Clemens Schmid, Ben Marwick, Benjamin Serbe, Camille Butruille, Carolin Tietze, Christoph Rinne, Daniel Knitter, Dirk Seidensticker, Franziska Faupel, Joana Seguin, Manuel Broich, Martin Hinz, Moritz Mennenga, Nicole Grunert, Nils Müller-Scheeßel, Oliver Nakoinz, Wolfgang Hamer, Karin Kumar, Kay Schmütz 

 

 

 

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CAA 2016 Session Videos

Continuing on the video theme: awhile back we encouraged folks to attend this year’s Computer Applications in Archaeology conference in Oslo. It was a blast to attend, and Oslo is a really cool city to spend a week in. I even briefly considered staying on to start a career doing car advertisements..

carmodel

 

However, if you weren’t able to make it up to Oslo, Doug Rocks-Macqueen, author of the excellent blog Doug’s Archaeology, has you covered: his session recordings have been making their way out on to the interwebs via his YouTube channel, Recording Archaeology. Now you can relive all of the action of CAA Oslo right in your own home!

Here’s a few of the sessions, helpfully organized as playlists of individual talks:

Linked pasts: Connecting islands of content

Methodology of archaeological simulation. Meeting of the Special Interest Group in Complex Systems Simulation

The road not taken: Modelling approaches to transport on local and regional scales

Can you model that? Applications of complex systems simulation to explore the past

Networking the past: Towards best practice in archaeological network science

Theorising the Digital: Digital Theoretical Archaeology Group (digiTAG) and the CAA

Interpretations from digital sensations? Using the digital sensory turn to discover new things about the past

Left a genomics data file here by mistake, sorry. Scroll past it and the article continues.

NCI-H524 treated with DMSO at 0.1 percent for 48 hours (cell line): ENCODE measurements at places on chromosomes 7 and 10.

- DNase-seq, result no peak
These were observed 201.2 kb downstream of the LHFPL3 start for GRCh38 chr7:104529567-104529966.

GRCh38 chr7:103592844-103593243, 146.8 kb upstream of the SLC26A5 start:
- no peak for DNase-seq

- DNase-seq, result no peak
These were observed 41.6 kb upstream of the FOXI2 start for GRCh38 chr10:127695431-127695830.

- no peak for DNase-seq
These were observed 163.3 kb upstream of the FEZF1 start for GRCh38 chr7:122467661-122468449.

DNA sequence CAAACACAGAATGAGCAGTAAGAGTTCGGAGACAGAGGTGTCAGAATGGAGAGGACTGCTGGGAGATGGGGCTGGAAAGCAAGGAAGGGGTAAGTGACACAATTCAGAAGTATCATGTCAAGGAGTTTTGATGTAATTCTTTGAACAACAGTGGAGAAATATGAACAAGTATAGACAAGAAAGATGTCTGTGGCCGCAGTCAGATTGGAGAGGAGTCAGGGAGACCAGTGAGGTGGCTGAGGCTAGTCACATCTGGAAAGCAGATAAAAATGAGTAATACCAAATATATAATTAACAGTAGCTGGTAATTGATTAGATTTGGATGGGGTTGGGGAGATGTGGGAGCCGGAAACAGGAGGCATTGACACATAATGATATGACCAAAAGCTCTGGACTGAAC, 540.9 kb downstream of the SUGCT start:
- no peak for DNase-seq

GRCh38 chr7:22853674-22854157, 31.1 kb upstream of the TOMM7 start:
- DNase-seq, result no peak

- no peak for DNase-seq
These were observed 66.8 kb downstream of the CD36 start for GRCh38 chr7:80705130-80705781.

For more videos, check out Recording Archaeology. And don’t forget to register for CAA 2017 in Atlanta!

 

CAA in Atlanta: 2017 dates

The Simulating Complexity team is all coming home from a successful conference in Oslo. Highlights include a 2-day workshop on agent-based modeling led by the SimComp team, a roundtable on complexity and simulation approaches in archaeology, and a full-day session on simulation approaches in archaeology.

We are all looking forward to CAA 2017 in Atlanta. Dates were announced at Oslo, so start planning.

CAA2017 will be held at Georgia State University March 13th-18th. This leaves 2 weeks before the SAAs, so we hope to have a good turnout on simulation and complexity approaches at both meetings!

Call for Papers: Computer Applications in Archaeology, Oslo, March 29 – April 2 2016

The folks at CAA have issued a call for papers for next year’s conference in Oslo. The conference theme is Exploring Oceans of Data, befitting the maritime heritage of the host city. There are a number of exciting sessions planned, including a one organised by we, your friendly neighborhood SimulatingComplexiteers:

Can You Model That? Applications of Complex Systems Simulation to Explore the Past

The large scale patterns that we commonly detect in the archaeological record are often not a simple sum of individual human interactions. Instead, they are a complex interwoven network of dependencies among individuals, groups, and the environment in which individuals live. Tools such as Agent-based Modelling, System Dynamics Models, Network Analysis and Equation-based Models are instrumental in unravelling some of this network and shedding light on the dynamic processes that occurred in the past. In this session we invite case studies using computational approaches to understand past societies. This session will showcase the innovative ways archaeologists have used simulation and other model building techniques to understand the interactions between individuals and their social and natural environments. The session will also provide a platform to discuss both the potential and the limitations of computational modelling in archaeology and to highlight the range of possible applications.

There are also a number of other amazing looking sessions. Here’s just a few:

  • Networking the past: Towards best practice in archaeological network science